Tech-Savvy Intervention Program Manager Harnesses Grapevine for Educator Buy-In

Reading Challenge: Promoting the use of MindPlay as a K-12 reading solution.

Houston Independent School District’s Intervention Program Manager, Mary Miner, says it was viral communication about MindPlay’s success that inspired more and more schools to adopt it as a reading solution. “We never mandated the use of MindPlay but allowed word of mouth to determine which schools would implement it, says Miner. “It was completely voluntary.”

Miner, who works with dyslexic, RTI, and literacy intervention teams at district campuses, is also a seasoned primary grade teacher, librarian, and early adopter of education technology. Having seen many tech-based literacy programs over the years, she is savvy about what works and what doesn’t with students. “MindPlay’s Universal Screener pinpoints each tiny, discriminate piece of a student’s basic reading needs, which the program then addresses,” says Miner. “It only gives kids what they don’t know and so cuts down on their level of frustration, which is really important when dealing with learners who have failed many times.”

Miner was convinced MindPlay would be an effective solution for her district when she saw it at a regional dyslexia conference. In January of 2016, she tested the program in 30 district schools, targeting English language learners, dyslexics and low-performers at all grade levels.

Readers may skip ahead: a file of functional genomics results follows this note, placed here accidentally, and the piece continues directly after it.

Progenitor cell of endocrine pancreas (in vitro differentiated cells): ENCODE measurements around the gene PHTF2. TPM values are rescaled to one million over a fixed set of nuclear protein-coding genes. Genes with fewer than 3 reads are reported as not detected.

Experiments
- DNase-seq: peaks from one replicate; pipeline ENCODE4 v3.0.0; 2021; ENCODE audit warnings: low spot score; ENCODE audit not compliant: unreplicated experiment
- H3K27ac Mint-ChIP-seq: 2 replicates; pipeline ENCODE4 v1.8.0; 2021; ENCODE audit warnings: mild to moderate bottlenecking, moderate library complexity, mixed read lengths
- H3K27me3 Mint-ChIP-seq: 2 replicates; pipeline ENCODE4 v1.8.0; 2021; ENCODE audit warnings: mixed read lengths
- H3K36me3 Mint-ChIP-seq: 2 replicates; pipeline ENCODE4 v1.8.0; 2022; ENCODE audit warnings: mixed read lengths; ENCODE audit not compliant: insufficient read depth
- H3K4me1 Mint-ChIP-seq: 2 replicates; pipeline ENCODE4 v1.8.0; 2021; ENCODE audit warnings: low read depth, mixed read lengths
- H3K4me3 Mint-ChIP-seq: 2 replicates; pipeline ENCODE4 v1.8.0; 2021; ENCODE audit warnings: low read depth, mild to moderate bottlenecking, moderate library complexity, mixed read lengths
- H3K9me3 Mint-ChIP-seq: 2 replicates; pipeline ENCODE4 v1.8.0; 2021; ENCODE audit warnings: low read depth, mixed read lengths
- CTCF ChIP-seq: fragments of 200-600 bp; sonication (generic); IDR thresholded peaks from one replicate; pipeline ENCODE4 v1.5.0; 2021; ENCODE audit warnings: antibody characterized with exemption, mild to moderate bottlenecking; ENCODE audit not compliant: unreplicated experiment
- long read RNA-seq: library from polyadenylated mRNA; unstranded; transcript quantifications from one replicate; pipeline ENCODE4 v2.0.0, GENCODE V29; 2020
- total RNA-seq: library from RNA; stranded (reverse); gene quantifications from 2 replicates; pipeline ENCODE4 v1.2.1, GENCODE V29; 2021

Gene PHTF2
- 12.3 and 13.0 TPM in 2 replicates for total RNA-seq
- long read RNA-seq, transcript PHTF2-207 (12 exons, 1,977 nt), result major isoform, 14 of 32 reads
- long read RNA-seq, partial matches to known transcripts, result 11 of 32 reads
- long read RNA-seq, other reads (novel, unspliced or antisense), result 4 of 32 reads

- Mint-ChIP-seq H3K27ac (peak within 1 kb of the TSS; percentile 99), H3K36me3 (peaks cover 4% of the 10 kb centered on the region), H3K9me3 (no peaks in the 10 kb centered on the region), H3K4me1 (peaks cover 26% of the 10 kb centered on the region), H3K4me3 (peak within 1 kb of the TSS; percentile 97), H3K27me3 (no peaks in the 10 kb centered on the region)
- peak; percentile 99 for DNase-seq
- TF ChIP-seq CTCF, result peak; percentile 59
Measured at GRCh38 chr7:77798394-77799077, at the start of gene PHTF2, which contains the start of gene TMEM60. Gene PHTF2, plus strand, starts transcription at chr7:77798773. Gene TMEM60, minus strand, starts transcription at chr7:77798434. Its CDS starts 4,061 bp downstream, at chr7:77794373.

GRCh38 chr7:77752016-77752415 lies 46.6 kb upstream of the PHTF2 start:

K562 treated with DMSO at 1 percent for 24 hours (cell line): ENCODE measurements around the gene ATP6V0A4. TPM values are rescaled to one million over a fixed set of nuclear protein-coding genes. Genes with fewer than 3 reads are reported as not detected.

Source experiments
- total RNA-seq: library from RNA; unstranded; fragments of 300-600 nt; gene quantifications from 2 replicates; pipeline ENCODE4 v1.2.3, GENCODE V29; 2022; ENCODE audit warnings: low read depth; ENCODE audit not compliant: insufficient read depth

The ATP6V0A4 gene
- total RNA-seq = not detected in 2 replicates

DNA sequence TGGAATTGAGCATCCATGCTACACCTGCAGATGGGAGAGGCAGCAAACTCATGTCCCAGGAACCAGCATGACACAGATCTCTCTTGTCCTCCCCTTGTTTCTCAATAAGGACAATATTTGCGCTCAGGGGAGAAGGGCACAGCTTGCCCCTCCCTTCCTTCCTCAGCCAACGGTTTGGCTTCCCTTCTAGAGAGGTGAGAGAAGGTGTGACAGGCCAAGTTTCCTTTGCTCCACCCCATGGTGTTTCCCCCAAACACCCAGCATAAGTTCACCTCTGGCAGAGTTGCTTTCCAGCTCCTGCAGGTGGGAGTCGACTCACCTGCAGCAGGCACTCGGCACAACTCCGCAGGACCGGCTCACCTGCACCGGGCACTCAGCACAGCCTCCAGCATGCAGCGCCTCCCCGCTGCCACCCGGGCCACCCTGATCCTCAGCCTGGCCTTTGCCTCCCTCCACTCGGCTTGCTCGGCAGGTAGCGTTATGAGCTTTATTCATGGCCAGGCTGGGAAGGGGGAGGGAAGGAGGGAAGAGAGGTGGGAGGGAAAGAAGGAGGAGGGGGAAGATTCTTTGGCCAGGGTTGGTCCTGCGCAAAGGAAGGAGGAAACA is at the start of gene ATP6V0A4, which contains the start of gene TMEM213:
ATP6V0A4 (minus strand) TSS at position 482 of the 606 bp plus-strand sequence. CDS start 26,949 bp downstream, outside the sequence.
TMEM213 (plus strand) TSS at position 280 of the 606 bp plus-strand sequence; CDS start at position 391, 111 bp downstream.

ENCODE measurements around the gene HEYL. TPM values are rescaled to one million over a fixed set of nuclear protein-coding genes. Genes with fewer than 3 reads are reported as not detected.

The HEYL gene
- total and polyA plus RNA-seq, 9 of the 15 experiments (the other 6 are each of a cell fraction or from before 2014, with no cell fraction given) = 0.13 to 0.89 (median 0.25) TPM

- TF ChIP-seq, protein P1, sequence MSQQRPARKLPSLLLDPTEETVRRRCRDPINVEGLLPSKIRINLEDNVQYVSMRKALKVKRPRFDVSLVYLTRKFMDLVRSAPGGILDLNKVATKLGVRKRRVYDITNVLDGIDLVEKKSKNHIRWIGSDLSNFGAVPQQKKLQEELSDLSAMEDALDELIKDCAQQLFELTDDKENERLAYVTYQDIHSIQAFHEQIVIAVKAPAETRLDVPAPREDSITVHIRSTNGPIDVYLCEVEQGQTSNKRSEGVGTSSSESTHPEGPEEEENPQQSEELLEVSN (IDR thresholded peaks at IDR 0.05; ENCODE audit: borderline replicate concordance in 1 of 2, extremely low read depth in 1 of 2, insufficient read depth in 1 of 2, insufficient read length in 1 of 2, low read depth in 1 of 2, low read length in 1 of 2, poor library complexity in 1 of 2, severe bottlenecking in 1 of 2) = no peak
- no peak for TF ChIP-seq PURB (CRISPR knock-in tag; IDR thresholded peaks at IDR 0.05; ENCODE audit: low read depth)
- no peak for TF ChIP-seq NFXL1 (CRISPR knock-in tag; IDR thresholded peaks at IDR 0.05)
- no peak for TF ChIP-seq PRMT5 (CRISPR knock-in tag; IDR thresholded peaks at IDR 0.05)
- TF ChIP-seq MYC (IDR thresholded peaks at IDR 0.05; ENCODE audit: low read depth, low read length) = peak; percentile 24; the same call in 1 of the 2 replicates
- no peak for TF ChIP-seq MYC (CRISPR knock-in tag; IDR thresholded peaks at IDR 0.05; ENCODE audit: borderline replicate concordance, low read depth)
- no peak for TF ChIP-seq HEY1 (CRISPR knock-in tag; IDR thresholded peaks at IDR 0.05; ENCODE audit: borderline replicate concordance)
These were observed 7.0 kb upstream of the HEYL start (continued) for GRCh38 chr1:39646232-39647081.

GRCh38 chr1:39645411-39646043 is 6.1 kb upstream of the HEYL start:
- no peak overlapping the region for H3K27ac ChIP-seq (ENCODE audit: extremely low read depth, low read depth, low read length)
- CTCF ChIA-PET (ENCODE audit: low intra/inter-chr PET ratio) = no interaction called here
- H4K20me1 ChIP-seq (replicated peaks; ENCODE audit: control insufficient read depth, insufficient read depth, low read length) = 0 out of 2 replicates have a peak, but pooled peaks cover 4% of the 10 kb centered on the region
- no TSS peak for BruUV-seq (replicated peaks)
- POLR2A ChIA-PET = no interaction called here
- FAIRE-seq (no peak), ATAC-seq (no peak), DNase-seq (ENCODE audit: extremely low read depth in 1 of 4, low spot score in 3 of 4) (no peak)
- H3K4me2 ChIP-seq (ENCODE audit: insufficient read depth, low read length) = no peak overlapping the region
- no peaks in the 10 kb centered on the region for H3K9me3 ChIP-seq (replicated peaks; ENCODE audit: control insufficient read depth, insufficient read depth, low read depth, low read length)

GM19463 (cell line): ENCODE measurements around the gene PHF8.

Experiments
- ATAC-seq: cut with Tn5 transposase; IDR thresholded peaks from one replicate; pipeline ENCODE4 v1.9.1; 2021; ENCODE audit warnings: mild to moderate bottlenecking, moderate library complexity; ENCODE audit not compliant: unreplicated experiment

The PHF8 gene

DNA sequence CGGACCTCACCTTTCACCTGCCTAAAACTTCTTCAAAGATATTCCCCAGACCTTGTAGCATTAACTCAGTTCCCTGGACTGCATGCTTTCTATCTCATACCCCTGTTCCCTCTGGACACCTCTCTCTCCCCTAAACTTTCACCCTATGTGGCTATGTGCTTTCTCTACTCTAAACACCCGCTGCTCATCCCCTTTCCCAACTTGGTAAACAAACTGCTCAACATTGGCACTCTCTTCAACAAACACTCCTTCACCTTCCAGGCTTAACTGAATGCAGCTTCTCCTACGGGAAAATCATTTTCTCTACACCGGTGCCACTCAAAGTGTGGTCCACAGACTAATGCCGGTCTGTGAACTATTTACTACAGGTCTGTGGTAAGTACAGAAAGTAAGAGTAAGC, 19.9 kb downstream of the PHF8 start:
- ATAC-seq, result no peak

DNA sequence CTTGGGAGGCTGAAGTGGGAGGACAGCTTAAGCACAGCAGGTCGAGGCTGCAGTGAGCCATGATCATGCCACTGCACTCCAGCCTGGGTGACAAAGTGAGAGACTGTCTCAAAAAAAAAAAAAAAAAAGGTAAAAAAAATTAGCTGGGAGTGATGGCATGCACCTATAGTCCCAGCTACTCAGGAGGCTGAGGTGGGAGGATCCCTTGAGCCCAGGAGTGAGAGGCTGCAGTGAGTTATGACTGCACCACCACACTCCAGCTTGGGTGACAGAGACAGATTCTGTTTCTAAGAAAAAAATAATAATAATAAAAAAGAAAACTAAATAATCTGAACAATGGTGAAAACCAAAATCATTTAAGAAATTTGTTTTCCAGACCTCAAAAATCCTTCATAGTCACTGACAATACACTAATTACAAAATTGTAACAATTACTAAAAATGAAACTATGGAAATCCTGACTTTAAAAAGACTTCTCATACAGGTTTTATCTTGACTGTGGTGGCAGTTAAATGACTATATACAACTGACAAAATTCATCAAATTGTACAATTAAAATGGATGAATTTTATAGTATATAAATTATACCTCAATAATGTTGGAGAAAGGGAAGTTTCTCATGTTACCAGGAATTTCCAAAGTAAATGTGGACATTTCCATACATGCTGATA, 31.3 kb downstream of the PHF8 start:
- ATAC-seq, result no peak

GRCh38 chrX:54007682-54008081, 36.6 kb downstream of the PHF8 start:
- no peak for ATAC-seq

Acknowledging there is always the challenge of obtaining teacher buy-in when implementing new programs, Miner likens such resistance to an initial reluctance to integrate technology into instruction. “Some teachers are resistant because they are unsure something new can make a big impact. It’s only proof from their colleagues that will change their minds.”

Impact: And proof, is exactly what HISD educators got once the four-month MindPlay testing period was completed. Among the convincing examples reported by colleagues were classrooms of mostly Spanish- speaking ELL second-graders who had previously not moved off the bottom rung of learning English suddenly leaping up to advanced levels on the Texas test for ELL students. Middle school ELL teachers also reported leaps in skill and also confidence, with one class informing their teacher she need not read the final test questions aloud to them as they understood the English.

Other stories include an elementary school bilingual teacher saying his students were “more engaged and busy” with MindPlay than he’d seen them before and a Montessori teacher, with mostly English-speaking students, saying the kids were interacting with the online teacher as if she were an actual teacher. End of the year interviews revealed the impact MindPlay had when middle school students asked, “Are we going to get to work on MindPlay again next year?”

For dyslexic students, the truly adaptive design of the program is a huge strength, says Miner. “Dyslexic learners need lots of repetition and the ability to work on a single small skill from lessons offering many different points of view is very effective.”

Miner says she likes to use the metaphor of a five-star restaurant when explaining the program to her friends. MindPlay is the sous chef and the chef. The sous chef has all the ingredients a learner needs and then the chef screens for exactly which ingredients are right for each child. Then with the help of the teacher, they put together each learner’s “plate.” “The teacher and MindPlay work hand in hand to ensure each student is well-nurtured,” says Miner.